Friday, March 7, 2014
PORTLAND — One of Maine's most prominent Democrats joined with one of its top Republicans on Thursday to call for a bipartisan solution to the nation's debt crisis.
Former Gov. John Baldacci, left, and Rick Bennett, right, at a Fix the Debt news conference in Portland on Thursday, Oct. 25, 2012
John Richardson / Staff Writer
Former Democratic Gov. John Baldacci and former Republican state Senate President Rick Bennett launched the Maine chapter of the national group Campaign to Fix the Debt.
Baldacci and Bennett, who opposed each other in a race for Congress in 1994, spoke at a news conference in Portland about the need for a long-term compromise in Washington to avoid automatic spending cuts and tax increases that could send the economy back into a recession.
"In Maine, we know how to set aside political differences to solve our big challenges. We're here to encourage Congress in Washington to do the same about the debt in their next session," Baldacci said.
Bennett said the uncertainty caused by the debt crisis is already keeping businesses from investing and creating jobs.
"There's an immense amount of capital sitting on the sidelines because of the ... uncertainty," he said. "The debt is not an issue in my view, it is the issue in America today."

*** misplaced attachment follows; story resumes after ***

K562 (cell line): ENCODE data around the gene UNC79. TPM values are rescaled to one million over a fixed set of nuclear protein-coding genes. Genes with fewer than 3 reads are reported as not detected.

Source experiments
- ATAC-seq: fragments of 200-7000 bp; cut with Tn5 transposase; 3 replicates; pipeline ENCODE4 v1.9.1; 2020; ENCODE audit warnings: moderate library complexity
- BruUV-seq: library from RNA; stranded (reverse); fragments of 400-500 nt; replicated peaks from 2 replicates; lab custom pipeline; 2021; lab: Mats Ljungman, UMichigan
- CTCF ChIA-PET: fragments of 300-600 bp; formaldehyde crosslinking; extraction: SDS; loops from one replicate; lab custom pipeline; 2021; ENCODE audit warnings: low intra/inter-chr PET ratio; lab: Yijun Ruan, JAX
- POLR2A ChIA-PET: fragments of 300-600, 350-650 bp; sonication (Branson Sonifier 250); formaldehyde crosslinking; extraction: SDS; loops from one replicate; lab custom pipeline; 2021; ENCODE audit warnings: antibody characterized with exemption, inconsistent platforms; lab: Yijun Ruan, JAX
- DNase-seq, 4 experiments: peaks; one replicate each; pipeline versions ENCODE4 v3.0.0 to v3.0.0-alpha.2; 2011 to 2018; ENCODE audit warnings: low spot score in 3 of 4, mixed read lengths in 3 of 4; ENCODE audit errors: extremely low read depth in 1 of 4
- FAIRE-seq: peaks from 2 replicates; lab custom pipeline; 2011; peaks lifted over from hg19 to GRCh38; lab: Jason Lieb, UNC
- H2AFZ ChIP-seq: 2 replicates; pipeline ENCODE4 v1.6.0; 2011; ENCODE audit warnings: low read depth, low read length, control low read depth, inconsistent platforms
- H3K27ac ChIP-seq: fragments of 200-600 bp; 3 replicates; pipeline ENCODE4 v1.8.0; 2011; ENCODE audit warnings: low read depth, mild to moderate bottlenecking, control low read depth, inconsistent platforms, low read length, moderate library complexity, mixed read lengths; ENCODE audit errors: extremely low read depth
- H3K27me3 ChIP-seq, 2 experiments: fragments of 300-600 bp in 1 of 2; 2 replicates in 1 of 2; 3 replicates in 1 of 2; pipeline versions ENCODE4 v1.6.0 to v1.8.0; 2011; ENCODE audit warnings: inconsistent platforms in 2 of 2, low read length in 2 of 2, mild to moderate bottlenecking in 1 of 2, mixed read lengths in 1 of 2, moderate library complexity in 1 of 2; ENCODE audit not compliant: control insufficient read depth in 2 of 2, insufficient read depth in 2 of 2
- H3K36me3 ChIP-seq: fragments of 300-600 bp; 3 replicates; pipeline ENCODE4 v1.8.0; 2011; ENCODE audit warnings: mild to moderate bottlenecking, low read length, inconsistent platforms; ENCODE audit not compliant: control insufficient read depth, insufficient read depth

Chris Claudio, CEO of WinXnet, a Portland-based information technology company, also attended the news conference and called the debt "a ticking time bomb for every business owner in America."
He said he would like to expand, but is reluctant to invest until Congress tackles the debt crisis.
Fix the Debt is a national nonprofit founded by former Sen. Alan Simpson, R-Wyoming, and Erskine Bowles, a Democrat and former chief of staff to President Bill Clinton. They led the bipartisan Simpson-Bowles Commission, which proposed $4 trillion worth of spending cuts and tax increases.
Baldacci and Bennett have volunteered to be co-chairs of the Maine chapter. They plan to hold a series of town hall meetings around the state in December to encourage Maine's congressional delegation and others in Congress to put aside party politics and solve the problem.
The organization also is promoting an online petition at www.fixthedebt.org.
The national debt stands at more than $16 trillion. It was $4.7 trillion in 1994, when Baldacci defeated Bennett in a close race for the 2nd District congressional seat.
Staff Writer John Richardson can be contacted at 791-6324 or at: